FIG. 3 is a close-up view of the dipole card 14 of FIG. 2 showing a quarter-wave transformer 24 and a unique combination of tabs 118 and the notch 120. The stripline feed circuit 106 feeds the stripline 110 that then feeds the transformer 24. A bend 130 in the stripline 110 helps to further optimize the use of available space. The tabs 118 in the side of the transformer 24 near the base of the transformer 24 facilitate the removal of radiation phase errors from electromagnetic energy radiated or received via the transformer 24 and corresponding radiation element 116. The notch 120 facilitates the removal of insertion phase errors. The width of the transformer 24 determines the magnitude of radiation output from the radiation element 116 or received to the radiation element 16 when operating in receive mode.
The feed point 142 of the radiation element 116 is located in the feed slot 26. The feed slot 26 is a break in the ground plane of the dipole card 14. The radiation element 116 is a slotline.
FIG. 4 is a more detailed diagram of the feed waveguide 16 and the stripline probe 18 of FIG. 2. The feed waveguide 16 includes inductive tuning indentations 140 in the walls of the waveguide 16. The constructions of feed waveguides and accompanying probes are well known in the art.
Thus, the present invention has been described herein with reference to a particular embodiment for a particular application. Those having ordinary skill in the art and access to the present teachings will recognize additional modifications, applications and embodiments within the scope thereof.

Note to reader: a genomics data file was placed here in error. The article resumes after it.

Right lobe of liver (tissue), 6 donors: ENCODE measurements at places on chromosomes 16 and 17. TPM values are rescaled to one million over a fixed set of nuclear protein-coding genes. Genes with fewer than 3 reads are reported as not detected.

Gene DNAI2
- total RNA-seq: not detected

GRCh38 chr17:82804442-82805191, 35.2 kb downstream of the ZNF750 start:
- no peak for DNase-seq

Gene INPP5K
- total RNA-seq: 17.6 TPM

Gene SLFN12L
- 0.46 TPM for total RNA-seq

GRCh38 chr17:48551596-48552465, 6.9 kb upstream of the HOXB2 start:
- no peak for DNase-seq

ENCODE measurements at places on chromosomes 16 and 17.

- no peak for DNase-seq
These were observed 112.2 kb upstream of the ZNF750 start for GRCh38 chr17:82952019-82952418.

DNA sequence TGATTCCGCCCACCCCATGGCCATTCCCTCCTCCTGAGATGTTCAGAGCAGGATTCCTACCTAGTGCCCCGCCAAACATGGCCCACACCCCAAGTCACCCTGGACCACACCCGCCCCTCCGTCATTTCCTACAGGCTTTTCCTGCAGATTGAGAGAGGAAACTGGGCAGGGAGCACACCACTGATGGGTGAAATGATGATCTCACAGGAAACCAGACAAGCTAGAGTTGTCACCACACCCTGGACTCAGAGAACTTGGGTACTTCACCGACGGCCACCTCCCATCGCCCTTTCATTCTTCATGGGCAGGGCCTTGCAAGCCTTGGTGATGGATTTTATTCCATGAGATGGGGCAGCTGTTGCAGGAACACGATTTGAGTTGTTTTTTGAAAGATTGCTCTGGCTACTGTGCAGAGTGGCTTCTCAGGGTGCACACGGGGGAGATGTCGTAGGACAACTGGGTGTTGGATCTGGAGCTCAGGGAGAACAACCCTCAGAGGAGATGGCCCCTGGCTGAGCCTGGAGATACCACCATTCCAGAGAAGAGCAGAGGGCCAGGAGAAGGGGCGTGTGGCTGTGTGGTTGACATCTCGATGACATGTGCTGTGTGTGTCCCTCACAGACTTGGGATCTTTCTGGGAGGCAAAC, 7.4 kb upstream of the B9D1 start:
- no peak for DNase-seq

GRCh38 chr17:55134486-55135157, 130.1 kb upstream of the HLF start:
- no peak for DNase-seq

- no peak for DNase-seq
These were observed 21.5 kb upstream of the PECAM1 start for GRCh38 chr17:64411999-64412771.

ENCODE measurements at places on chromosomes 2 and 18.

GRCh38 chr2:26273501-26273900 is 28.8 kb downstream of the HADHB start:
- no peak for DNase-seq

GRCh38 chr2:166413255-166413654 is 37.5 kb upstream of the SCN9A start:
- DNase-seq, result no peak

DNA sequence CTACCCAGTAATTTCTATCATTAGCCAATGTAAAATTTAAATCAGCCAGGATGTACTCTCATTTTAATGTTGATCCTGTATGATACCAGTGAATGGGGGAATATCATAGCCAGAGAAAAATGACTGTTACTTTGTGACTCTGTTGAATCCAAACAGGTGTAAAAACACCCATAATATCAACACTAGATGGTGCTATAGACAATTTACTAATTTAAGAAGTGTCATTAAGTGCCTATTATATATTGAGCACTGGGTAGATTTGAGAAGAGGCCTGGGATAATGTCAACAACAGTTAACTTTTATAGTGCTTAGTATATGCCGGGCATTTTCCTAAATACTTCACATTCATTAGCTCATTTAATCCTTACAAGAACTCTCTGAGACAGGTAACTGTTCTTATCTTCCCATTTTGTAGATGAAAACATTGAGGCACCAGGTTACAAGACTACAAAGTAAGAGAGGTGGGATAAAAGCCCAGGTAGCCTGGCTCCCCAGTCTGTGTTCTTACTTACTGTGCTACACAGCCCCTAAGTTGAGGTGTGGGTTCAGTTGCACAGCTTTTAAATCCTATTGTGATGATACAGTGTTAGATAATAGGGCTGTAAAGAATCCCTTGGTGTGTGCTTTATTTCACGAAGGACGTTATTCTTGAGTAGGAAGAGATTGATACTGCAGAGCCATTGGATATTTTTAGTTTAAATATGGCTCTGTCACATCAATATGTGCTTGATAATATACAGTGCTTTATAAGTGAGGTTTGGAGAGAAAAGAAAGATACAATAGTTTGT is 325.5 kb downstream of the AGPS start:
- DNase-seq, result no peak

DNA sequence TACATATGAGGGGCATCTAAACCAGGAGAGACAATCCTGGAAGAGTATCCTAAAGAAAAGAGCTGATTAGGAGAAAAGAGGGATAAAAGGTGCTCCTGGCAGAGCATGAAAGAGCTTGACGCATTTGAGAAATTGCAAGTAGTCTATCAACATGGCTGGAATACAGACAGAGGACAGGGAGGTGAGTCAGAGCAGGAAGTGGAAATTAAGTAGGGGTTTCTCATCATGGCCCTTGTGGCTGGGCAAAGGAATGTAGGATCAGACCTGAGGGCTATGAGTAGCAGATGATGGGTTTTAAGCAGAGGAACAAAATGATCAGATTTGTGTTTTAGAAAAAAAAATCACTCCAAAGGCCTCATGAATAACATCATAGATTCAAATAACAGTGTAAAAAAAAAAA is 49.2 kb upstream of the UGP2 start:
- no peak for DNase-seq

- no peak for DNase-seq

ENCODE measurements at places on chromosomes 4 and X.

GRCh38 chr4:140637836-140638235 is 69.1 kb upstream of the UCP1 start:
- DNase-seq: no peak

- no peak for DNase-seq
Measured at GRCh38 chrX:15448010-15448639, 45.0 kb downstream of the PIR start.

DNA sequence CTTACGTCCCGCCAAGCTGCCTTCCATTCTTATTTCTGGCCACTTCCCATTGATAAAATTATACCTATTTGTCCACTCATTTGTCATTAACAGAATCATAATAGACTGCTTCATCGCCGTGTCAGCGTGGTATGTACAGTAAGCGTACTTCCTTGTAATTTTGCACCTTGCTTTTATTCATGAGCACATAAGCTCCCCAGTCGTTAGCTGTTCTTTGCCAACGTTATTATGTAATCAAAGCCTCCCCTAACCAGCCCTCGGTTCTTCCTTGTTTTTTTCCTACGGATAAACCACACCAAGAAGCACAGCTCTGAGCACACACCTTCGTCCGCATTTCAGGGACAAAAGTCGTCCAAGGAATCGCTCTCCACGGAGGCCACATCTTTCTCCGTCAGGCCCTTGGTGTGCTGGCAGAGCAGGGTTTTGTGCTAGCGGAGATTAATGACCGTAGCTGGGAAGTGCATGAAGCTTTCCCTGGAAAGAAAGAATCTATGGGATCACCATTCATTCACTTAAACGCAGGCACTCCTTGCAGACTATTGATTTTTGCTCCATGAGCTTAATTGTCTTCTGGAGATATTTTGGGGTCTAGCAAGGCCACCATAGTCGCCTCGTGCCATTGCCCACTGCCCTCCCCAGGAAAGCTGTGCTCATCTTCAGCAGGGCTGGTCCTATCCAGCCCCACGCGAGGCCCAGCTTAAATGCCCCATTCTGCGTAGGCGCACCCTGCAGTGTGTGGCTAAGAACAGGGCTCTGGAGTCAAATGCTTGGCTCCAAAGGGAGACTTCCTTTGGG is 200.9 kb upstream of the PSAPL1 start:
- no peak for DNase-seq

It is therefore intended by the appended claims to cover any and all such applications, modifications and embodiments within the scope of the present invention.
|Cited Patent||Filing date||Publication date||Applicant||Title|
|US5023623 *||Dec 21, 1989||Jun 11, 1991||Hughes Aircraft Company||Dual mode antenna apparatus having slotted waveguide and broadband arrays|
|US5579019 *||Dec 29, 1995||Nov 26, 1996||Nippon Steel Corporation||Slotted leaky waveguide array antenna|
|US6043785 *||Nov 30, 1998||Mar 28, 2000||Radio Frequency Systems, Inc.||Broadband fixed-radius slot antenna arrangement|
|Citing Patent||Filing date||Publication date||Applicant||Title|
|US6369770 *||Jan 31, 2001||Apr 9, 2002||Tantivy Communications, Inc.||Closely spaced antenna array|
|US8970428 *||Apr 7, 2011||Mar 3, 2015||Furuno Electric Company Limited||Slot antenna and radar device|
|US9270027||Feb 4, 2013||Feb 23, 2016||Sensor And Antenna Systems, Lansdale, Inc.||Notch-antenna array and method for making same|
|US9276327||Jul 27, 2011||Mar 1, 2016||Robert Bosch Gmbh||Array antenna for radar sensors|
|US20110248884 *||Oct 13, 2011||Koji Yano||Slot antenna and radar device|
|US20140090004 *||Sep 25, 2012||Mar 27, 2014||Aereo, Inc.||Antenna System and Installation for High Volume Television Capture|
|US20140198005 *||Jan 16, 2013||Jul 17, 2014||Cmc Electronique Inc. / Cmc Electronics Inc.||Low profile antenna|
|CN103098300A *||Jul 27, 2011||May 8, 2013||罗伯特·博世有限公司||Array antenna for radar sensors|
|WO2012034763A1 *||Jul 27, 2011||Mar 22, 2012||Robert Bosch Gmbh||Array antenna for radar sensors|
|WO2014051880A1 *||Aug 16, 2013||Apr 3, 2014||Aereo, Inc.||Antenna system and installation for high volume television capture|
|U.S. Classification||343/816, 343/770, 343/771|
|International Classification||H01Q21/06, H01Q13/10, H01Q3/26, H01Q21/00|
|Cooperative Classification||H01Q21/0037, H01Q13/10, H01Q21/064, H01Q13/106, H01Q3/26|
|European Classification||H01Q13/10C, H01Q3/26, H01Q21/06B2, H01Q21/00D5, H01Q13/10|
|Jun 8, 2004||FPAY||Fee payment|
Year of fee payment: 4
|Jun 18, 2008||FPAY||Fee payment|
Year of fee payment: 8
|Jul 5, 2012||FPAY||Fee payment|
Year of fee payment: 12